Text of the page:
A gel similar to the amino acid that enables mussels to resist the power of churning water can be painted onto the walls of blood vessels and stay put, forming a protective barrier with potentially life-saving benefits.
Mussels have a knack for clinging to rocks, piers and boat hulls and now have inspired a gel that
can withstand the flow of blood through arteries and veins.
The gel's "sheer strength" could shore up weakened vessel walls at risk of rupturing – much like the way putty can fill in dents in a wall. By forming a stable barrier between blood and the vessel walls, the gel could also prevent the inflammation that typically occurs when a stent is inserted to widen a narrowed artery or vein; that inflammation often counteracts the opening of the vessel that the stent was intended to achieve.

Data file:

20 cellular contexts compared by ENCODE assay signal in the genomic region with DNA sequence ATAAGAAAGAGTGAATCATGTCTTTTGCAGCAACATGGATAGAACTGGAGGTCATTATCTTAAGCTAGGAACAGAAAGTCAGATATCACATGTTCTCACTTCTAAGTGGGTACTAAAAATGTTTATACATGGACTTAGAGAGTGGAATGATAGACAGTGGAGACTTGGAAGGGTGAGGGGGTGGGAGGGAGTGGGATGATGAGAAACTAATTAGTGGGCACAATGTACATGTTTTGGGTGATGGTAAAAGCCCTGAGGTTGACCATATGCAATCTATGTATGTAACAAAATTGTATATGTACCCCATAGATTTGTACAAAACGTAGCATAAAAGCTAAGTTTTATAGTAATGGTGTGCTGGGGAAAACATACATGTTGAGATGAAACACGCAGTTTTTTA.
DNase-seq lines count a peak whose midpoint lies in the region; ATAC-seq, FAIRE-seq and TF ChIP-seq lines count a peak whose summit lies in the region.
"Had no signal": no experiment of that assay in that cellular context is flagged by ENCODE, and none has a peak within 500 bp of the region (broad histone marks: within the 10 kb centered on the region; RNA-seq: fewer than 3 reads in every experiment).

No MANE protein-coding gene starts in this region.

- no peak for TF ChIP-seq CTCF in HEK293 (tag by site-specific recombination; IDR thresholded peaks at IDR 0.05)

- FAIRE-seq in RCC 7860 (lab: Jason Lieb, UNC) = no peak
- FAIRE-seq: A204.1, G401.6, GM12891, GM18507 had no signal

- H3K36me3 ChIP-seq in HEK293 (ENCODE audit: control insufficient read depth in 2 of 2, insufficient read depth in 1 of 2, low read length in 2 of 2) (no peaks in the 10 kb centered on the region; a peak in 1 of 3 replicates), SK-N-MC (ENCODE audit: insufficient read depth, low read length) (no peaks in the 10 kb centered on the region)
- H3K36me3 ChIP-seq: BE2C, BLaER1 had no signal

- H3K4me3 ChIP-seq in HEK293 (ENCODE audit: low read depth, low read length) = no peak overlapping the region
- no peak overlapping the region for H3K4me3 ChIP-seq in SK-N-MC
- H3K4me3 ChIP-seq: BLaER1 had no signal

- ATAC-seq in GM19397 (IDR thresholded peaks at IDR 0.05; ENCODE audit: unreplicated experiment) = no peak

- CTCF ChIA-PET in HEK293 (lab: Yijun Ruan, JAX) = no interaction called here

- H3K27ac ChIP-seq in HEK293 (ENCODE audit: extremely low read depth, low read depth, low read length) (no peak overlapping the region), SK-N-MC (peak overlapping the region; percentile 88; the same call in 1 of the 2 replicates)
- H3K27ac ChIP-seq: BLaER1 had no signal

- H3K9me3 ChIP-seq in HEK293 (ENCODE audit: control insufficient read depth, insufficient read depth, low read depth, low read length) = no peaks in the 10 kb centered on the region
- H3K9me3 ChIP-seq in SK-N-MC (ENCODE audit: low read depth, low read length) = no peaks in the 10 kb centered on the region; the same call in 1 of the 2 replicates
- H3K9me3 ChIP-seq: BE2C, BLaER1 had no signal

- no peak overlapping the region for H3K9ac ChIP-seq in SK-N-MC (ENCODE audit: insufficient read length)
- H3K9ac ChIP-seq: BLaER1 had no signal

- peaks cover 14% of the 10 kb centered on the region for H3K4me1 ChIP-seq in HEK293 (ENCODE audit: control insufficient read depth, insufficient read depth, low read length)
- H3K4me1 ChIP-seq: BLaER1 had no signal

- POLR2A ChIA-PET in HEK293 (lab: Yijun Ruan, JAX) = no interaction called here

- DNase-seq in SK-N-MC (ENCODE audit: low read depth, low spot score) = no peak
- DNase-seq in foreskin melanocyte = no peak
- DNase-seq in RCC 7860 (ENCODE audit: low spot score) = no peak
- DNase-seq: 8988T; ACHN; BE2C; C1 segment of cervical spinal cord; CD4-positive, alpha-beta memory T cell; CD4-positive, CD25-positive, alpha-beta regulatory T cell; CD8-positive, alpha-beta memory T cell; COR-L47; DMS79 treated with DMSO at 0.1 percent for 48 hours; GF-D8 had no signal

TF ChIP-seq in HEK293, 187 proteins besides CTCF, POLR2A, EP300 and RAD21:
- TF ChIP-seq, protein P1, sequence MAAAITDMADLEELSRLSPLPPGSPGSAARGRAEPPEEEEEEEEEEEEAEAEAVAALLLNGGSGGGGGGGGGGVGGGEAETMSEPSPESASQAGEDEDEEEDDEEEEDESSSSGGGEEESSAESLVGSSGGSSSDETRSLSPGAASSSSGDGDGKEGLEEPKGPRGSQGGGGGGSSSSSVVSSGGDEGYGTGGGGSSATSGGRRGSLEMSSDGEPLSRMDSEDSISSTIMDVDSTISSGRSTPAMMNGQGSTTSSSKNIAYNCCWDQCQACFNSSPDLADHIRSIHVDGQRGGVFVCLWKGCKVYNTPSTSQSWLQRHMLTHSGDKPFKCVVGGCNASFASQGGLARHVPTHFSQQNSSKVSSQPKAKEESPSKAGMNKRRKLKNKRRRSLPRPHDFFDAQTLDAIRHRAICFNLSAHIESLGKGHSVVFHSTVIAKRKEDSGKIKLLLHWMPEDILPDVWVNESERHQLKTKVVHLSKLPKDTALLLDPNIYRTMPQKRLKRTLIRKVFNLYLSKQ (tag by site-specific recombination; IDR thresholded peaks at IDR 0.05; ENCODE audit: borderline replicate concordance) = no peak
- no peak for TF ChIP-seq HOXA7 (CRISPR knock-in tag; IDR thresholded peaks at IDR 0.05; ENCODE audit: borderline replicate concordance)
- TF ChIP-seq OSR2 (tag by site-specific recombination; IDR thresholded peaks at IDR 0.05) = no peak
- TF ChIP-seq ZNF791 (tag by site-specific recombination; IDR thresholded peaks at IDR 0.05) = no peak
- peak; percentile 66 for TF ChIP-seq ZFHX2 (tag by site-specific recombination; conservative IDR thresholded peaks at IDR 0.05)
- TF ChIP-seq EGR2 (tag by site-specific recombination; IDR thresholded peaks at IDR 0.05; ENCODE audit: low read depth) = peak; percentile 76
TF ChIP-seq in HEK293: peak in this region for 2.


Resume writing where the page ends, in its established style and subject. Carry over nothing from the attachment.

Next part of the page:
The widest potential application would be preventing the rupture of blood vessel plaque. When a plaque ruptures, the resulting clot can block blood flow to the heart (triggering a heart attack) or the brain (triggering a stroke). Mice treated with a combination of the gel and an anti-inflammatory steroid had more stable plaque than a control group of untreated mice.
"By mimicking the mussel's ability to cling to objects, we created a substance that stays in place in a very dynamic environment with high flow velocities," says Christian Kastrup, assistant Professor at the University of British Columbia.
Published in PNAS.